SOUTH STAFFORDS WAR DIARY
April 9th Fri. Inspection of ‘B’ & ‘C’ Coys by Brigadier. Working Parties. April 10th. Sat Bn paraded at 6.30 pm for trenches to relieve 1/6th S Stafford Regt. Relief completed 11.0 pm. Casuality: 9414 Pte D. Jones ‘C’ Coy wounded during relief. Trench Parade 6.30.
April 11th. Sun. Wulverghem Trenches. Quiet day. Captive balloon up from Messines. English aeroplane over hostile trenches received from trench garrisons. Officers’ patrols examined cross sap Trench 8 (Bertie’s) (1) to Trench 10a & worked up to German wire. Casualities: Killed: 8346 Pte W. Durrant (M.G. Section) 114 Pte H.J. Rock both ‘C’ Coy. shot thro’ head. Wounded 9466 Pte A. Tortoishell ‘D’ Coy.
April 12th Mon. Working Party in Trench 8 (Bertie’s) under heavy fire about 2.00 am. 10a & 10b Support & Wulverghem village shelled between 4 – 6 pm. No damage. heavy transport heard moving at back of German lines about 9.30 pm. Officers’ patrols again examined cross sap & reconnoitred German Listening Post. Casualities: Killed 6943 Cpl G. Howard ‘D’ Coy Wounded: 9068 Pte W. Smith ‘A’ Coy.
April 13th. Tue. Five H.E shells dropped into Trench 9c. about 12.15 pm. Casualties: Wounded: 9088 Pte G.H. Benton seriously wounded (died same night). 8070 Pte R. Bradley ‘A’ Coy wounded. Two men buried in collapse of dugout, not hurt. Trench 10b shelled between 3-4 pm. No damage. Burst of rapid fire from German lines between 8 &11 pm.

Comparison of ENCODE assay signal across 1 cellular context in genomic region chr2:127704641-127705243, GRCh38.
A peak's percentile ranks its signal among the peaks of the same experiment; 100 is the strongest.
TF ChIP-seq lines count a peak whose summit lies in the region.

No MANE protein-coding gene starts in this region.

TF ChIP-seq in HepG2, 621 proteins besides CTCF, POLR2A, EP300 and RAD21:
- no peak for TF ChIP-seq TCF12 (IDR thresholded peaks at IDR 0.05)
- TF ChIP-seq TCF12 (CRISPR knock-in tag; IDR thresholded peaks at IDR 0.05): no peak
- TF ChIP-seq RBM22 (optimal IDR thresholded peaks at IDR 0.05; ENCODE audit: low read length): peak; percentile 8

April 14th.Wed. A few shells fell N of Wulverghem about 1.0 pm. Casuality: 8906 Pte W. Hough ‘C’ Coy wounded. Relieved by 1/6th S Staffs. Relief complete 11.0 pm. Marched to ‘Bulford Camp’.
April 15th. Thur, & 16th Fri. Neuve Eglise. Drill. Kit Inspection. Working Parties. Musketry on 30x range for indifferent shots. April 17 Sat. Baths all day.
Pte BERTIE HIBBETT to Mother, 95, Foden Rd, Walsall, Staffordshire, England. (last page missing. Envelope post marked 22nd April 1915).
Saturday April 17/ 15
My Very Dear Mother,
I can see Sid is settling down, like I am, to thank you as much as ever we can for such a handsome ripping parcel again. We are both glad you sent us some fruit for we never get any green vegetables, excepting now and again, in the way of Marconoci (sic) tinned pontoon, consisting of carrots, haricot beans, potatoes, meat & soup. (2)
We have not long had dinner; we shall enjoy the currant bread & butter for tea & will write later saying how we appreciated the cafe-au-lait. I guess we shall be in the trenches again before we finish off the contents.